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There’s two things here, the main topic, and the meta topic.
The main topic is a neat algorithm for solving many two-dimensional equations.
That is, equations with two unknown real numbers, or perhaps those involving a single unknown
which is a complex number.
So for example, if you want to find the complex roots of a polynomial, or some of those million
dollar zeros of the Riemann zeta function, this algorithm will do it for you.
This method can be super pretty, since there is a lot of color involved, and the core underlying
idea applies to all sorts of math beyond this algorithm for solving equations, including
a bit of topology, which I’ll talk about afterwards.
But what really makes this worth the 20 minutes or so of your time is that it illustrates
a lesson much more generally useful throughout math, which is to try to define constructs
which compose nicely with each other.
You’ll see what I mean by that as the story progresses.
To motivate the case with functions that have 2d inputs and 2d outputs, let’s start off
simpler, with functions that just take in a real number and spit out a real number.
If you want to know when one function, f(x), equals another function, g(x), you might think
of this as searching for when the graphs of these functions intersect.
Right?
That tells you the input where both functions have the same output.
To take a very simple example, say f(x) is x2, and g(x) is the constant function 2.
In other words, you want to find the square root of 2.
Even if you know almost nothing about finding square roots, you probably see quickly that
12 is less than 2 and 22 is bigger than 2, and so you realize “Ah, there’s a solution
somewhere between 1 and 2”.
And then if you wanted to narrow it down further, you might try squaring the halfway point,
1.5.
This comes out at 2.25, a bit too high, so now you focus on the region between 1 and
1.5.
And so on.
You can keep computing at the midpoint and chopping your search space in half.
Another way to think about this, which will make it easier once we get up to higher dimensions,
is to instead focus on the equivalent question of when the difference between the two functions
is 0.
We found a region of inputs where this was negative at one end, and positive at the other.
And then we split this region in two, narrowing our attention to a half whose outermost points
again produced varying signs.
We were able to keep going forever in this way, taking each region with varying signs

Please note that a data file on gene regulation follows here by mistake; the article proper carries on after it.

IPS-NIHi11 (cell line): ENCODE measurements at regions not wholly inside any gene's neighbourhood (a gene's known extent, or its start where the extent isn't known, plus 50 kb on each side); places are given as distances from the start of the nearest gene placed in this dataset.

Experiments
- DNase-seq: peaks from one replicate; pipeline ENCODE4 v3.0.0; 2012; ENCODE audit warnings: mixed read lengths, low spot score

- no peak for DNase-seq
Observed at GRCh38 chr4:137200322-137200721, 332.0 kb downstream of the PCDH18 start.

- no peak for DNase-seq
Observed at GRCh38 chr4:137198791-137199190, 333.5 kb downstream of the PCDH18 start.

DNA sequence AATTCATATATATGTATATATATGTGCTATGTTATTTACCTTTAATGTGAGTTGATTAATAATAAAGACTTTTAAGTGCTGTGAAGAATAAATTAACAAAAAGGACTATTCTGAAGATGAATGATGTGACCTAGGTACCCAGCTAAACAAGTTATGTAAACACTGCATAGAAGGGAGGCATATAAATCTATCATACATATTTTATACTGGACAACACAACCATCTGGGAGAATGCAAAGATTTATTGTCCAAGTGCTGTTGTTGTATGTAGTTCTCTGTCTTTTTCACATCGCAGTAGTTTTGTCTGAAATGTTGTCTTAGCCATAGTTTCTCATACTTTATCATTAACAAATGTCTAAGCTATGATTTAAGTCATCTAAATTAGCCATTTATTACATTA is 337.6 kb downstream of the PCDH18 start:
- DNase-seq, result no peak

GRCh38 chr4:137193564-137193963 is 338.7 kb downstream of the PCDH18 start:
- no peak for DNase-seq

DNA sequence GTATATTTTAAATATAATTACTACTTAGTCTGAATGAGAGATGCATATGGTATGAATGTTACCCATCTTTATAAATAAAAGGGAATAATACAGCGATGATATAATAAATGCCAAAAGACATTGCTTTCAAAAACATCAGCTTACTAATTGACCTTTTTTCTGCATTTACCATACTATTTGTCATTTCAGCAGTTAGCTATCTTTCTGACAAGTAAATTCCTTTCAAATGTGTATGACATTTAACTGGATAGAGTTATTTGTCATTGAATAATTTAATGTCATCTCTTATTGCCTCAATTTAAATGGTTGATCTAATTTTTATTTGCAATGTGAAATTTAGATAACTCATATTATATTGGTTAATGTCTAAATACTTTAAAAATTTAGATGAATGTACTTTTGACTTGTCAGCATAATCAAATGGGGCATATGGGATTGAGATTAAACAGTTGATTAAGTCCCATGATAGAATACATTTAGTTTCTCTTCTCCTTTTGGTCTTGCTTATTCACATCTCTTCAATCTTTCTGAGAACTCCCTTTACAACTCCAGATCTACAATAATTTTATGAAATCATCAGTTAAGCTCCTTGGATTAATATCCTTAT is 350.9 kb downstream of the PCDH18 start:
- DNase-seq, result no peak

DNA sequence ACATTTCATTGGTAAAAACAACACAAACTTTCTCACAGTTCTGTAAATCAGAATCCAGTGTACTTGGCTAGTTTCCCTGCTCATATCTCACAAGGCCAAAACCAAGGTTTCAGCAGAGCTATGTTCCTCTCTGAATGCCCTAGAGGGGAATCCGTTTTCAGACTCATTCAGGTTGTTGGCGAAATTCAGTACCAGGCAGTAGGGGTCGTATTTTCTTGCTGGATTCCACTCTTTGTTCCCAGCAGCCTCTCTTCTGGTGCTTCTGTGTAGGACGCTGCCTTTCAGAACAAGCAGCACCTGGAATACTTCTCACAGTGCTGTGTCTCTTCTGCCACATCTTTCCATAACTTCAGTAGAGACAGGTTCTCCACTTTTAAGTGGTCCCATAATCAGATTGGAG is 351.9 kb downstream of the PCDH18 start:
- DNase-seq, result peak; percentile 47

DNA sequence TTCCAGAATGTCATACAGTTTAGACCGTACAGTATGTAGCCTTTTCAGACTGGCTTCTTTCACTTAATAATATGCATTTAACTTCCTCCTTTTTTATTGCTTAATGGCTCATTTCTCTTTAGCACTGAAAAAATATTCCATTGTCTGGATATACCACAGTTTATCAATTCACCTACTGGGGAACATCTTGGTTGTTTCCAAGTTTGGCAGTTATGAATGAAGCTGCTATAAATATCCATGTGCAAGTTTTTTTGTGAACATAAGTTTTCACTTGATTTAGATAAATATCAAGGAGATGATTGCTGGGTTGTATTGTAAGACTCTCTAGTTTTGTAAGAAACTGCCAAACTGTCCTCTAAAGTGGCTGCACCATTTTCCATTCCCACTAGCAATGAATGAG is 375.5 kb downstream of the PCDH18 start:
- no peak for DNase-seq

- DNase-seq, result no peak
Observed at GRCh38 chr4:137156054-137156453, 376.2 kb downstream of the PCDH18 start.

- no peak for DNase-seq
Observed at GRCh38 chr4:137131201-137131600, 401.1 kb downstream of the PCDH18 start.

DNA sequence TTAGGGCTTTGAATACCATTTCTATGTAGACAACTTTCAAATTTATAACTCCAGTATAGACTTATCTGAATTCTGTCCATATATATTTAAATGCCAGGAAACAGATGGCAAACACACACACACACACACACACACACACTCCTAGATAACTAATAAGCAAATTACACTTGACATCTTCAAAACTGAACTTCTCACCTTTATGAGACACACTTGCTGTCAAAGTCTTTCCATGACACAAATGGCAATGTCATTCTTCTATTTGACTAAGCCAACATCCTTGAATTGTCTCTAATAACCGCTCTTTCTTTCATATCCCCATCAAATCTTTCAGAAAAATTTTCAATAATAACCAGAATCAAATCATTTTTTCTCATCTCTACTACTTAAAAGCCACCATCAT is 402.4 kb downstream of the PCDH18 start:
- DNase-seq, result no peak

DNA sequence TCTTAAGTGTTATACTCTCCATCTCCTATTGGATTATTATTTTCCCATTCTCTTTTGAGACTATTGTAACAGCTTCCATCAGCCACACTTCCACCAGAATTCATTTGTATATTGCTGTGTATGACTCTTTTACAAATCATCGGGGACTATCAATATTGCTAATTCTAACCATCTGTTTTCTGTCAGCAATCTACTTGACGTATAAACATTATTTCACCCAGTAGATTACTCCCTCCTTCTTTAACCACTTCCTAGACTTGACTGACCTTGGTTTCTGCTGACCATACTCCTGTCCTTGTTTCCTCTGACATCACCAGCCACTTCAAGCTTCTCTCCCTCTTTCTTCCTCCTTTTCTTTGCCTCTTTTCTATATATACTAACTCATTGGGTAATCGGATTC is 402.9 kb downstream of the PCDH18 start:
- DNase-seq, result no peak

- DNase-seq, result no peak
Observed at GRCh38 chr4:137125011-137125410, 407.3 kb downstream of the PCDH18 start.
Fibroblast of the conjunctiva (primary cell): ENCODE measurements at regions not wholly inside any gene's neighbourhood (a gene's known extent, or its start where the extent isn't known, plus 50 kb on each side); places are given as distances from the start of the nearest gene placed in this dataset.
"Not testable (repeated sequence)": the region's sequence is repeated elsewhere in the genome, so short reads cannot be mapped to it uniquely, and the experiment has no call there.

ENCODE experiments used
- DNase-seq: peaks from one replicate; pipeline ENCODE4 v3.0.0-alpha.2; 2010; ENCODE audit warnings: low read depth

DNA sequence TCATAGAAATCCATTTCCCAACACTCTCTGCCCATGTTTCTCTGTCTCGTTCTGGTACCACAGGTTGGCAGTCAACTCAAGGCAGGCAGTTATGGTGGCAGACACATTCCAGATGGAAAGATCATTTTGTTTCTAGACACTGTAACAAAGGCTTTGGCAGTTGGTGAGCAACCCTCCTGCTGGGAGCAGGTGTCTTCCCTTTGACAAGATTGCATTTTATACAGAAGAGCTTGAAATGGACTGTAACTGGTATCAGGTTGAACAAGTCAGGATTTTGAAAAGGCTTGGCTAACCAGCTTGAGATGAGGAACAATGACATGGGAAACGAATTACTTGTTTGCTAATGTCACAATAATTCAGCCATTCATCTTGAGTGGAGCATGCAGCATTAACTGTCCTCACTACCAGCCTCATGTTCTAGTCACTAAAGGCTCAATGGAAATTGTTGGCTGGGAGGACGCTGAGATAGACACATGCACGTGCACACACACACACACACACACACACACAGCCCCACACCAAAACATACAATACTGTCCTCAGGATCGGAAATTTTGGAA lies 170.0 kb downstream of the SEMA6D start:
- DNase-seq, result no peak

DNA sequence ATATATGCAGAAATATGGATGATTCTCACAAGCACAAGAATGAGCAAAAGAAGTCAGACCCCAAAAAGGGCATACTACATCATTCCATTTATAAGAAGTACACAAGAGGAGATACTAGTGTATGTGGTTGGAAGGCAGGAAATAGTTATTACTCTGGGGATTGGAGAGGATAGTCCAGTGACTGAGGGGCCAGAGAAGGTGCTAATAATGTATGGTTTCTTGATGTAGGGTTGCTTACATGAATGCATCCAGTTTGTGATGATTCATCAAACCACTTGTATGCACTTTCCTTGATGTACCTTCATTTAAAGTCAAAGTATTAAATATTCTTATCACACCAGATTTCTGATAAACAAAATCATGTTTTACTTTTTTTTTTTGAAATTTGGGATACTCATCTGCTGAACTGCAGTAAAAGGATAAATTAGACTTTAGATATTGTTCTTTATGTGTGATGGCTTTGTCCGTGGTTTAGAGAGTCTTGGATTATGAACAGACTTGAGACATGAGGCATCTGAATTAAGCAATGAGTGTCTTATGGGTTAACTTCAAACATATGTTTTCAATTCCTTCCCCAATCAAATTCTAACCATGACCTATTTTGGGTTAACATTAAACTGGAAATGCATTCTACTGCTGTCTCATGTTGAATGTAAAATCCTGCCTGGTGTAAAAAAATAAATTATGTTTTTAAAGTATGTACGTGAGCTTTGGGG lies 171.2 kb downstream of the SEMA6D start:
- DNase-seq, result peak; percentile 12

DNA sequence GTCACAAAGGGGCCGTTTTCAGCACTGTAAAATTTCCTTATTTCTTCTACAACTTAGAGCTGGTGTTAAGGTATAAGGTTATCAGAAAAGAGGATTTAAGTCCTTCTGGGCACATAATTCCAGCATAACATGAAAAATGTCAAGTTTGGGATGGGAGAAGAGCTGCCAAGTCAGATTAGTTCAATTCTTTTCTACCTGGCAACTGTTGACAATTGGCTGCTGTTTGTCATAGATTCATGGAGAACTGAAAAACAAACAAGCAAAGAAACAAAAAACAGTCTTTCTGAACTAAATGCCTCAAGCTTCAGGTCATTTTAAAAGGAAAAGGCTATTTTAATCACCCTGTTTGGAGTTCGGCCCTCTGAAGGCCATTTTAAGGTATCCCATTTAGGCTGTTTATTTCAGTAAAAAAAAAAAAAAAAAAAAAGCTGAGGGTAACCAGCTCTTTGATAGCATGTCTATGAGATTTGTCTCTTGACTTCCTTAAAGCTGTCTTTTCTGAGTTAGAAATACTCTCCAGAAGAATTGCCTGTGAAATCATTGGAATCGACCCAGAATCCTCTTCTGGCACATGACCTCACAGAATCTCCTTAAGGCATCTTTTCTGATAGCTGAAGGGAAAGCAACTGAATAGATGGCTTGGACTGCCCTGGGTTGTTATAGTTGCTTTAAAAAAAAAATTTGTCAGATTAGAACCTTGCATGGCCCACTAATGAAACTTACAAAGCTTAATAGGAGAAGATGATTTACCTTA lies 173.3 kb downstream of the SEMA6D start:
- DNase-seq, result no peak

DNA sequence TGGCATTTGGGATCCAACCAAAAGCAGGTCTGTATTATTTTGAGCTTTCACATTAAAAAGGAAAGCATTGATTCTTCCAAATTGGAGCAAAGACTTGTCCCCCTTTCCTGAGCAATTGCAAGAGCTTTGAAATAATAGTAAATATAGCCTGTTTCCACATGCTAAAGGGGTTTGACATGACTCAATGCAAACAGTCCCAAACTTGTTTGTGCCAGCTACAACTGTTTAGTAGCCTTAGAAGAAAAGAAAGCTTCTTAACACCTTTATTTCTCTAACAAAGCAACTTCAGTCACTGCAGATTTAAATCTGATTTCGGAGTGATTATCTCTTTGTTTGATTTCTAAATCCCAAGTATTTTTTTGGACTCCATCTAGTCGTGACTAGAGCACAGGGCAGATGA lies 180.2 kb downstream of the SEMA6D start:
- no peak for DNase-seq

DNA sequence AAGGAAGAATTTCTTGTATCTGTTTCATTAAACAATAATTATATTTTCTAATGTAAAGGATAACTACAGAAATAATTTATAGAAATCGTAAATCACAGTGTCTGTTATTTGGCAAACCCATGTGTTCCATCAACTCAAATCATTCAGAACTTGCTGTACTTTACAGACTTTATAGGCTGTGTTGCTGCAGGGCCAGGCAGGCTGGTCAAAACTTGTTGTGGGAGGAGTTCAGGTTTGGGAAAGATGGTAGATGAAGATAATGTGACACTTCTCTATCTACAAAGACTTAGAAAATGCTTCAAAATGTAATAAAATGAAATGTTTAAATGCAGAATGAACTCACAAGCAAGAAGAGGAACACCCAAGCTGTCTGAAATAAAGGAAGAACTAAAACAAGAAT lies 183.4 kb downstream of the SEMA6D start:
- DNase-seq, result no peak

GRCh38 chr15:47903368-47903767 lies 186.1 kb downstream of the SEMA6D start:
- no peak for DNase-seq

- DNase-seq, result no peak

on its border and finding a smaller such region among its halves, knowing that ultimately,
we had to be narrowing in on a point where we would hit exactly zero.
In short, solving equations can always be framed as finding when a certain function
is 0.
And to do that, use the we use the heuristic “If f is positive at one point, and f is
negative at another point, then we can find some place in between where it’s zero (…at
least, if everything changes smoothly, with no sudden jumps)”.
The amazing thing I want to show you is how to extend this kind of thinking to two-dimensional
equations; to equations between functions whose inputs and outputs are both two-dimensional.
For example, complex numbers are two-dimensional, and the tool we develop here is perfect for
finding solutions to complex equations.
Since we’re going to be discussing 2d functions so much,, let’s take a brief side-step to
consider how we illustrate them.
Graphing functions with 2d inputs and 2d outputs would require 4 dimensions, which won’t
work so well in our 3d world on our 2d screens, but we still have a few good options.
One is just to look at at both the input and output space side-by-side.
Each point in the input space moves to a particular point in the output space, and I can show
how moving the input point corresponds to certain movements in the output space.
All the functions we consider will be continuous, in the sense that small changes in input cause
small changes in output, without any sudden jumps.
Another option is to think of the arrow from the origin of the output space to the output
point, and attach a miniature version of that arrow to the input point.
This can give us a sense at a glance for where a given input point goes, or where many different
input points go by drawing a full vector field.
(Unfortunately, this can also be a bit cluttered; here, let me make all these arrows the same
size, so we can more easily get a sense of just the direction of the output at each point.)
But perhaps the prettiest way to illustrate 2d functions, and the one we’ll use most
in this video, is to associate each point in the output space with a color.
Here, we’ve used different “hues” (that is, where the color falls along a rainbow
or color wheel) to correspond to the direction away from the origin, while we’ve used darkness
or brightness to correspond to distance from the origin.
For example, focusing just on this ray of outputs, all these points are red, but the
ones closer to the origin are a little darker and the ones further away are a little lighter.
And focusing just on this ray of outputs, all the points are green, and again, closer
to the origin we get darker and further away we get lighter.
And so on, we’ve just assigned a color to each direction, all changing continuously.
(The darkness and brightness differences here can be quite subtle, but for this video all
we will care about is the directions of outputs, and not their magnitudes; the hue, not the
brightness.
The only important thing about brightness is just that near the origin, which has no
particular direction, our colors will fade to black.)
Now that we’ve decided on colors for each output, we can visualize 2d functions by coloring
each point in the input space based on the color of the point where it lands in the output
space.